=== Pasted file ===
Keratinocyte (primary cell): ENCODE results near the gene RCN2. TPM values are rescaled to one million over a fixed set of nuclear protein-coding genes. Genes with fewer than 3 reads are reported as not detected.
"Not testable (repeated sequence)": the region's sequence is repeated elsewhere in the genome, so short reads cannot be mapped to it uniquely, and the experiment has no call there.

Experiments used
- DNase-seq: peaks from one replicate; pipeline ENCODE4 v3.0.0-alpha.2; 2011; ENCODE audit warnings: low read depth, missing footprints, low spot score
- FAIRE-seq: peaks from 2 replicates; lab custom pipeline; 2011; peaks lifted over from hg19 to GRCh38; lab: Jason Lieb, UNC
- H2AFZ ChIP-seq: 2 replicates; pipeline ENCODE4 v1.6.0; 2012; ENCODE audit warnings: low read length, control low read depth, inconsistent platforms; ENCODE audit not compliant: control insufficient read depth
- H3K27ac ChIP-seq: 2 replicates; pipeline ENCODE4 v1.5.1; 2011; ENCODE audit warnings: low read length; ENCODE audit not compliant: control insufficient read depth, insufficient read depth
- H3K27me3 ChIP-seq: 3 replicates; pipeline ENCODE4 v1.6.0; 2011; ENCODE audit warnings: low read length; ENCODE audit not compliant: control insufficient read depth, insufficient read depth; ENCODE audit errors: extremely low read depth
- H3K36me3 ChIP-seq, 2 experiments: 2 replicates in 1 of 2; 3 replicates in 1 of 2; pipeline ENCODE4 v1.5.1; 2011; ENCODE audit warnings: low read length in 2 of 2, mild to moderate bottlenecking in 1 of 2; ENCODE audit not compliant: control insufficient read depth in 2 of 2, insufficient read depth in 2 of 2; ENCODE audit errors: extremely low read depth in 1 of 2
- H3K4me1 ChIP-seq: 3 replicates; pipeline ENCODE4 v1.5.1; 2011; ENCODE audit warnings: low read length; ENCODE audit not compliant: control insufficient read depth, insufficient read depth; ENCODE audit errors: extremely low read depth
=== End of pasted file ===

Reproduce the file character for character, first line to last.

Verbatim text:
Keratinocyte (primary cell): ENCODE results near the gene RCN2. TPM values are rescaled to one million over a fixed set of nuclear protein-coding genes. Genes with fewer than 3 reads are reported as not detected.
"Not testable (repeated sequence)": the region's sequence is repeated elsewhere in the genome, so short reads cannot be mapped to it uniquely, and the experiment has no call there.

Experiments used
- DNase-seq: peaks from one replicate; pipeline ENCODE4 v3.0.0-alpha.2; 2011; ENCODE audit warnings: low read depth, missing footprints, low spot score
- FAIRE-seq: peaks from 2 replicates; lab custom pipeline; 2011; peaks lifted over from hg19 to GRCh38; lab: Jason Lieb, UNC
- H2AFZ ChIP-seq: 2 replicates; pipeline ENCODE4 v1.6.0; 2012; ENCODE audit warnings: low read length, control low read depth, inconsistent platforms; ENCODE audit not compliant: control insufficient read depth
- H3K27ac ChIP-seq: 2 replicates; pipeline ENCODE4 v1.5.1; 2011; ENCODE audit warnings: low read length; ENCODE audit not compliant: control insufficient read depth, insufficient read depth
- H3K27me3 ChIP-seq: 3 replicates; pipeline ENCODE4 v1.6.0; 2011; ENCODE audit warnings: low read length; ENCODE audit not compliant: control insufficient read depth, insufficient read depth; ENCODE audit errors: extremely low read depth
- H3K36me3 ChIP-seq, 2 experiments: 2 replicates in 1 of 2; 3 replicates in 1 of 2; pipeline ENCODE4 v1.5.1; 2011; ENCODE audit warnings: low read length in 2 of 2, mild to moderate bottlenecking in 1 of 2; ENCODE audit not compliant: control insufficient read depth in 2 of 2, insufficient read depth in 2 of 2; ENCODE audit errors: extremely low read depth in 1 of 2
- H3K4me1 ChIP-seq: 3 replicates; pipeline ENCODE4 v1.5.1; 2011; ENCODE audit warnings: low read length; ENCODE audit not compliant: control insufficient read depth, insufficient read depth; ENCODE audit errors: extremely low read depth